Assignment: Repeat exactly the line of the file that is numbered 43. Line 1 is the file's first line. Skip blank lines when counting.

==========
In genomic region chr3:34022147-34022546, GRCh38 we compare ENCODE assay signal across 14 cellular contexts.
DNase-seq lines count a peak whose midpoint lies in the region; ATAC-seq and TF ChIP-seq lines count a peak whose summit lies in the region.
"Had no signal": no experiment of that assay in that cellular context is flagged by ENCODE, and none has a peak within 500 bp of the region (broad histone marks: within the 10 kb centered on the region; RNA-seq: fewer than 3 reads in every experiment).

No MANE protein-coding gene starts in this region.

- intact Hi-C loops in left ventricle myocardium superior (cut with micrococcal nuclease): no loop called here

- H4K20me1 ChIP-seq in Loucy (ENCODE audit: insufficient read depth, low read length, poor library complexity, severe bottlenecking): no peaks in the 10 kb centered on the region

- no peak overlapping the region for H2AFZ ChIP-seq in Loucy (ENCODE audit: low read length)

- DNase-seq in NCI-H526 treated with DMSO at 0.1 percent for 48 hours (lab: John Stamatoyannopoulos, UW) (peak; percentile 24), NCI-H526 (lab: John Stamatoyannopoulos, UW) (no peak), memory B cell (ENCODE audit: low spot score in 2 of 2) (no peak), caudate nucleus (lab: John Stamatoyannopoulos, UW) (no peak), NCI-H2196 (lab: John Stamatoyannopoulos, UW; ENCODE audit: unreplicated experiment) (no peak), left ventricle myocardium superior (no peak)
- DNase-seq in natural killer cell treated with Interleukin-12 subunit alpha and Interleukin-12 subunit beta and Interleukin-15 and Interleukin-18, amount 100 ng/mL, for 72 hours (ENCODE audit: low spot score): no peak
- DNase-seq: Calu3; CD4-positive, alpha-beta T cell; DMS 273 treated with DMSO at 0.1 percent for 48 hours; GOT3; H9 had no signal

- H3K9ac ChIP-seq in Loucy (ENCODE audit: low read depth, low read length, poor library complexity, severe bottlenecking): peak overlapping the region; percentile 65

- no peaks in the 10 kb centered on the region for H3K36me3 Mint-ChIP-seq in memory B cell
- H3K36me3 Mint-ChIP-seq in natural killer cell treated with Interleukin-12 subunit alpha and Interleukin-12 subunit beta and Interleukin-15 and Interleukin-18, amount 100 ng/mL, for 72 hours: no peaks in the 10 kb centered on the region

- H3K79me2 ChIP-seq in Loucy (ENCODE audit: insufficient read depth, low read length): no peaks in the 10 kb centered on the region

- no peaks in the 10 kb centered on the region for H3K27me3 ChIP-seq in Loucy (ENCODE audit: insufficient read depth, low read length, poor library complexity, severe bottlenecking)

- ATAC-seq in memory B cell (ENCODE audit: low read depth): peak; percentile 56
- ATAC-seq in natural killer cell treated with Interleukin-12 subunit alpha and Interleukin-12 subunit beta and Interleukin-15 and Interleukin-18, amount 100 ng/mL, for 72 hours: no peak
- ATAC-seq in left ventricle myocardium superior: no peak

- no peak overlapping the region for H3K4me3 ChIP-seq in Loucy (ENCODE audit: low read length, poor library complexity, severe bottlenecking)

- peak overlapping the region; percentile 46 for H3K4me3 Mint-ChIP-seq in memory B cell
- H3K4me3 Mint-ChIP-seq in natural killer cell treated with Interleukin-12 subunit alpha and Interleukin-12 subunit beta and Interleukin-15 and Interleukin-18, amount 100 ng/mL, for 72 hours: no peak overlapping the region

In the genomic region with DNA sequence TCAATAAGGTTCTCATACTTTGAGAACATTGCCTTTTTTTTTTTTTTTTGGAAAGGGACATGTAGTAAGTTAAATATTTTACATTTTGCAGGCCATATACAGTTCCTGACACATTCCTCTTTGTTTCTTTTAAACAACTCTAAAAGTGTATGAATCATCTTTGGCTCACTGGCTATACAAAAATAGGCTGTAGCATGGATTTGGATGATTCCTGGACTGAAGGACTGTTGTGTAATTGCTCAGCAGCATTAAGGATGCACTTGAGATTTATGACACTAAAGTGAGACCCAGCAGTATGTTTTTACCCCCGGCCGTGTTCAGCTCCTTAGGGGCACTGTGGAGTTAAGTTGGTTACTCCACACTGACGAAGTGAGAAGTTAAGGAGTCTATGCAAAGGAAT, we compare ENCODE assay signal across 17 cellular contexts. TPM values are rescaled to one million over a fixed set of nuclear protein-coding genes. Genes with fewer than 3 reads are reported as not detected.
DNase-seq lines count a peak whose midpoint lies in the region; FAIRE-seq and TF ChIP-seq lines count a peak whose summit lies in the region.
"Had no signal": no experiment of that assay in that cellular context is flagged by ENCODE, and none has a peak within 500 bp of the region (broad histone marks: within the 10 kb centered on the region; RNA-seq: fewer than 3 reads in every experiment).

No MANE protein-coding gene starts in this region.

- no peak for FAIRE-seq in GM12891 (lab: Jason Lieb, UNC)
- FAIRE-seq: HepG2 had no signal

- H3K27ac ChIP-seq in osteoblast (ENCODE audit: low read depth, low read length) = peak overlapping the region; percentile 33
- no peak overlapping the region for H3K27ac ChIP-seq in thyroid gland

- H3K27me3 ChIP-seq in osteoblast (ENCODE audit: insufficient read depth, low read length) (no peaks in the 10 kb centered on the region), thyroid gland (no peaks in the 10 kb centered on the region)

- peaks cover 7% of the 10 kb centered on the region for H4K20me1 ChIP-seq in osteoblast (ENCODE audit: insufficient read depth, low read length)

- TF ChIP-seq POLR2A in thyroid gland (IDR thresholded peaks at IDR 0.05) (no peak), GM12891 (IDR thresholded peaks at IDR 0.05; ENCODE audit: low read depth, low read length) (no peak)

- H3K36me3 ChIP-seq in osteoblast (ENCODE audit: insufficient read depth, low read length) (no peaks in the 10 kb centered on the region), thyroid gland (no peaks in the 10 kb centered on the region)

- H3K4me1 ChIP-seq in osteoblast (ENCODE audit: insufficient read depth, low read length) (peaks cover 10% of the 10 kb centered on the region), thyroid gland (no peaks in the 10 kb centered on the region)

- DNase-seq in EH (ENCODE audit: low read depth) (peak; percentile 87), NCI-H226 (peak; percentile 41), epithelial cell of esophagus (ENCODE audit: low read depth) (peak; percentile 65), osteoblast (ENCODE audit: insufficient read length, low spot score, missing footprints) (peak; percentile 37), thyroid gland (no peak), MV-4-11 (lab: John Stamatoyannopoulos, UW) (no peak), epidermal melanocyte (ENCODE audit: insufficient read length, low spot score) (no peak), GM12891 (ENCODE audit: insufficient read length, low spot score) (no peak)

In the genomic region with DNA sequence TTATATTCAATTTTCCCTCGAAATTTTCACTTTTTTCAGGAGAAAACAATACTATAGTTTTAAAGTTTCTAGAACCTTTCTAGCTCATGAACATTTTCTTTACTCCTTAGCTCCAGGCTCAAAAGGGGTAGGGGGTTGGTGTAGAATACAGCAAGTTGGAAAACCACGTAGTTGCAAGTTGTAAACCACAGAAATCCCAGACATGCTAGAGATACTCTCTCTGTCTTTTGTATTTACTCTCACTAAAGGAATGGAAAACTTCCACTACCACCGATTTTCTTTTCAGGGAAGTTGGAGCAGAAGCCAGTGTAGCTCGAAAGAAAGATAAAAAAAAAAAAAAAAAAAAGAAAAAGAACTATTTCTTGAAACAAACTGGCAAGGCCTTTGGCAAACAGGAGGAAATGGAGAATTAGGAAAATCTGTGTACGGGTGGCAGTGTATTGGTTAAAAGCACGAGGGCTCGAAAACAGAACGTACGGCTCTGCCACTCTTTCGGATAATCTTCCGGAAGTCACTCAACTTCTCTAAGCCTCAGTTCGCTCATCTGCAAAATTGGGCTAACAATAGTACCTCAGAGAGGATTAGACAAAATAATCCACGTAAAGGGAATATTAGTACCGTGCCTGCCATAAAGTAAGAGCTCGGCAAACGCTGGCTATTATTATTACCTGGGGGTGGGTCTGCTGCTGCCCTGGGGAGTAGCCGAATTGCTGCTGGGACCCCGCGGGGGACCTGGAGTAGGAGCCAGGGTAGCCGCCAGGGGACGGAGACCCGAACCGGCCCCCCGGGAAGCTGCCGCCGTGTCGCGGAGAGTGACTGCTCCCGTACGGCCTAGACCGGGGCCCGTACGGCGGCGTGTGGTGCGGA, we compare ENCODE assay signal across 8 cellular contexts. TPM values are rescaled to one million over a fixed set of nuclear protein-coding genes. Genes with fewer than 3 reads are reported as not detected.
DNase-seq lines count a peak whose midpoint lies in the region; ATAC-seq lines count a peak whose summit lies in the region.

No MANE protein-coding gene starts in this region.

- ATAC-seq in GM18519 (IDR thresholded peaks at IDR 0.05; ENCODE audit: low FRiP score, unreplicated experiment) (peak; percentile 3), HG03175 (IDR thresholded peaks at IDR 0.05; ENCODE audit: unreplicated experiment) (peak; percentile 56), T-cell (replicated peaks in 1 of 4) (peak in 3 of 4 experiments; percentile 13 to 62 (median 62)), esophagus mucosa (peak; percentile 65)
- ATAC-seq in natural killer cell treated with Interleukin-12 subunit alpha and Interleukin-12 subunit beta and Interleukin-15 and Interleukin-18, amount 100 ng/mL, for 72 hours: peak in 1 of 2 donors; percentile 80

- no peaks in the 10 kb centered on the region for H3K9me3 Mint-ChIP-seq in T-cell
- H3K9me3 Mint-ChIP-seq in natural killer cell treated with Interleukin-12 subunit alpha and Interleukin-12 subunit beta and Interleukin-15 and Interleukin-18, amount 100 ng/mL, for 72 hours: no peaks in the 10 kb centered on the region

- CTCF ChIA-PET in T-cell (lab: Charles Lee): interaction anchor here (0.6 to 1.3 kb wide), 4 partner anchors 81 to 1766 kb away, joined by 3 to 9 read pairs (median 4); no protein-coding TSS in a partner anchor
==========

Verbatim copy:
- CTCF ChIA-PET in T-cell (lab: Charles Lee): interaction anchor here (0.6 to 1.3 kb wide), 4 partner anchors 81 to 1766 kb away, joined by 3 to 9 read pairs (median 4); no protein-coding TSS in a partner anchor